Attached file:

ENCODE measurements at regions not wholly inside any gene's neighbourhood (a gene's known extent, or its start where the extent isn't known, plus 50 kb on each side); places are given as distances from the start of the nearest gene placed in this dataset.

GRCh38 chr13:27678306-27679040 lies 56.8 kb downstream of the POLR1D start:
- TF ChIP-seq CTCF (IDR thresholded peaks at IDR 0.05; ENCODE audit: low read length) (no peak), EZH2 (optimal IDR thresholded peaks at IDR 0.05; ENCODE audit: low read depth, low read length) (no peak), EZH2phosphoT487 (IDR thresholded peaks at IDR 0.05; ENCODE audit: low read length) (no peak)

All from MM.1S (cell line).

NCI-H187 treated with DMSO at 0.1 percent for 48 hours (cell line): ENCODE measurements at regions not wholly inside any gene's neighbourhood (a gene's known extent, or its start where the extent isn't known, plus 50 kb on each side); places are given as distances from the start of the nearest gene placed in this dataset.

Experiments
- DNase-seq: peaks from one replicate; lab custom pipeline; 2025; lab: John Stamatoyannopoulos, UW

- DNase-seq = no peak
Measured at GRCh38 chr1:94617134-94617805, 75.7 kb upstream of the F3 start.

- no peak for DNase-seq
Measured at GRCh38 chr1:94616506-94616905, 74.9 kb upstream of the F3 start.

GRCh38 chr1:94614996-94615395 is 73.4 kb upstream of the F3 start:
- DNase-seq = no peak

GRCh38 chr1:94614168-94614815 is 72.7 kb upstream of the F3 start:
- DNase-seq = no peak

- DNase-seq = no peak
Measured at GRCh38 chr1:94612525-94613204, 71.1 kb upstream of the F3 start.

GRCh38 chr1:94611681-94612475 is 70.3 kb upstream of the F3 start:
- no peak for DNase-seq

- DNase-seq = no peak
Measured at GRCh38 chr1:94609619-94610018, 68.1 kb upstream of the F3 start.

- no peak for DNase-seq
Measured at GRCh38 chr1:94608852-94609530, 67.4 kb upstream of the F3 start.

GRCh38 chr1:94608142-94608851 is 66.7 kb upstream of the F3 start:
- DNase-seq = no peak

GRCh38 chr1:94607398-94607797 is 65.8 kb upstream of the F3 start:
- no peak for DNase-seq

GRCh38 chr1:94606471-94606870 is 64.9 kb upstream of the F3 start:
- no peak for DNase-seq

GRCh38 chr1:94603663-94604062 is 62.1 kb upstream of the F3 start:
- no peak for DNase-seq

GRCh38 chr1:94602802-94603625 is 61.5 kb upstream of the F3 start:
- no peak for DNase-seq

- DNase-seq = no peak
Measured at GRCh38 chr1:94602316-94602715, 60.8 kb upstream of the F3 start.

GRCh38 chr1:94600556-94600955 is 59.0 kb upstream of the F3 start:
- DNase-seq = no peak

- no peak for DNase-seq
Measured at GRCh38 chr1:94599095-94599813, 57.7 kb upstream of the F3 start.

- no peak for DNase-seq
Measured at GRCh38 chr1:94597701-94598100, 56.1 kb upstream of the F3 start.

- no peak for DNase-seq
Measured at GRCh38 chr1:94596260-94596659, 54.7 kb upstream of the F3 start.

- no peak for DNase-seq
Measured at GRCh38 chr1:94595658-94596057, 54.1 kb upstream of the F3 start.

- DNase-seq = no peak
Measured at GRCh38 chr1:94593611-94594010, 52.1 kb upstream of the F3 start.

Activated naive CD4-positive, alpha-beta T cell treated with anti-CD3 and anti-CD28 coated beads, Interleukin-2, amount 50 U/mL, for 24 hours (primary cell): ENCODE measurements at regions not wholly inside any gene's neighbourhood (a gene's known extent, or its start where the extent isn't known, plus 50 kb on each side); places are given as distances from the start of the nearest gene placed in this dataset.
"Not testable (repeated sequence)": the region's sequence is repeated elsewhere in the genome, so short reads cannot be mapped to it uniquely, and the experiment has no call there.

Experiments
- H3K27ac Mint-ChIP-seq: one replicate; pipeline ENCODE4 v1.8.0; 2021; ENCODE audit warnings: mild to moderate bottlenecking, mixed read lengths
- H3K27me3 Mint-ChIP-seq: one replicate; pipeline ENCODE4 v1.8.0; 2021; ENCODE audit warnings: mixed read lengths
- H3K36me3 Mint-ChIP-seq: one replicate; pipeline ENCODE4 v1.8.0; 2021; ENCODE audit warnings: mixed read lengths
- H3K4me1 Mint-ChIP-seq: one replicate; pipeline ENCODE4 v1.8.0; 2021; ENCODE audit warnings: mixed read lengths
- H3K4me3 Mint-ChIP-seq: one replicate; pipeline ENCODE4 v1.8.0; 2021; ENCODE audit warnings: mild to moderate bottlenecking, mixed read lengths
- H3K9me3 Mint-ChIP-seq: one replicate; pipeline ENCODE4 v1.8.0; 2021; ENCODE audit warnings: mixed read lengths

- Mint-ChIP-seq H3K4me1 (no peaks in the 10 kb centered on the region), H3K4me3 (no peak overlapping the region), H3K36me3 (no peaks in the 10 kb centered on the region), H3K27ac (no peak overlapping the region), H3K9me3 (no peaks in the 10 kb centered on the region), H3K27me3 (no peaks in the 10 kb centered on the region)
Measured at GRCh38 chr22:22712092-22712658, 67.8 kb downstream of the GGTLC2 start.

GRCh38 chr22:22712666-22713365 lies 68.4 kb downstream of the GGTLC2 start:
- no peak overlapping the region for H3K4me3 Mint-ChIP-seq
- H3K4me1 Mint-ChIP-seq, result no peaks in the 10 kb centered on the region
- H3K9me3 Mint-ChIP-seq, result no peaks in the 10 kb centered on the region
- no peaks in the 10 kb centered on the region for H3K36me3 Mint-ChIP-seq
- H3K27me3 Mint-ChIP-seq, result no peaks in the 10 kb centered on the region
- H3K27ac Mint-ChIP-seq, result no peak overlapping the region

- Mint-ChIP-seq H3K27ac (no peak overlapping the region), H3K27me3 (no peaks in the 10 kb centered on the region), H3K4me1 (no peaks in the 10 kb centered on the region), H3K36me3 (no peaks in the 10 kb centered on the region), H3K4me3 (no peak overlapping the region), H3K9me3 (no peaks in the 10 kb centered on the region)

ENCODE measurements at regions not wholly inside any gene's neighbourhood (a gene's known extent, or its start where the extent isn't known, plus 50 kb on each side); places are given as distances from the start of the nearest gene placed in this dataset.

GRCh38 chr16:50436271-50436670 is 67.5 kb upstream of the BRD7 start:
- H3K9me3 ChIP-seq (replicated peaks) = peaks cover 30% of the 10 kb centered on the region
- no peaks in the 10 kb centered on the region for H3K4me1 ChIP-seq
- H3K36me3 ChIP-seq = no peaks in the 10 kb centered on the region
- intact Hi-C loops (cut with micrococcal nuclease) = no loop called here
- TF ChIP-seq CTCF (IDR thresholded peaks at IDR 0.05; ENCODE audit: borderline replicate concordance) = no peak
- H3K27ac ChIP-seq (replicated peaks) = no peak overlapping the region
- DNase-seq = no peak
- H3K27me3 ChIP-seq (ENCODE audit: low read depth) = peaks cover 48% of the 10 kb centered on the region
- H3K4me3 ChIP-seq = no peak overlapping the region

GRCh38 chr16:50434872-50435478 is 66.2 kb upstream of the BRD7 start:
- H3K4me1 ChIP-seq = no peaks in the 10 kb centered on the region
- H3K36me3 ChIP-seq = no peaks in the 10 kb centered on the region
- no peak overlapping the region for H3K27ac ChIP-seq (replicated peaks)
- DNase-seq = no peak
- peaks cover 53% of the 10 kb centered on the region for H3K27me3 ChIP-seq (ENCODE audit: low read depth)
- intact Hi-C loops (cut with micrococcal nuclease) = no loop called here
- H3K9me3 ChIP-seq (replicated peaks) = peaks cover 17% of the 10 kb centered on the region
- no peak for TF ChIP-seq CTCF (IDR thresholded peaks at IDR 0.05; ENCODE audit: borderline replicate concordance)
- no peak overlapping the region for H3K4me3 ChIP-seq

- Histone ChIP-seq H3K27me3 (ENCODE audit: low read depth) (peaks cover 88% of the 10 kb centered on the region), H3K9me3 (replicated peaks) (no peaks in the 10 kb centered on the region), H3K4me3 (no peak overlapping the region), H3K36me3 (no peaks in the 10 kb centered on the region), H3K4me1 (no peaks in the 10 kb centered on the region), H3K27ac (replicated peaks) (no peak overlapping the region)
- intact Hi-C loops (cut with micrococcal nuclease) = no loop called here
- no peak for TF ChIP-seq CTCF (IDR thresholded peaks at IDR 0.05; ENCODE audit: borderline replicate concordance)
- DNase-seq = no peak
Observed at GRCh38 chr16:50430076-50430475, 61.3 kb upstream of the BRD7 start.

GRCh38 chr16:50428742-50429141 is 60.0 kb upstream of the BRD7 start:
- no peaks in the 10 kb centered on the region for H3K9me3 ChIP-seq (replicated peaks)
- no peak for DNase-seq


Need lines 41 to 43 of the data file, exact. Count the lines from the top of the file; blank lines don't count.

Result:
Measured at GRCh38 chr1:94597701-94598100, 56.1 kb upstream of the F3 start.

- no peak for DNase-seq
Measured at GRCh38 chr1:94596260-94596659, 54.7 kb upstream of the F3 start.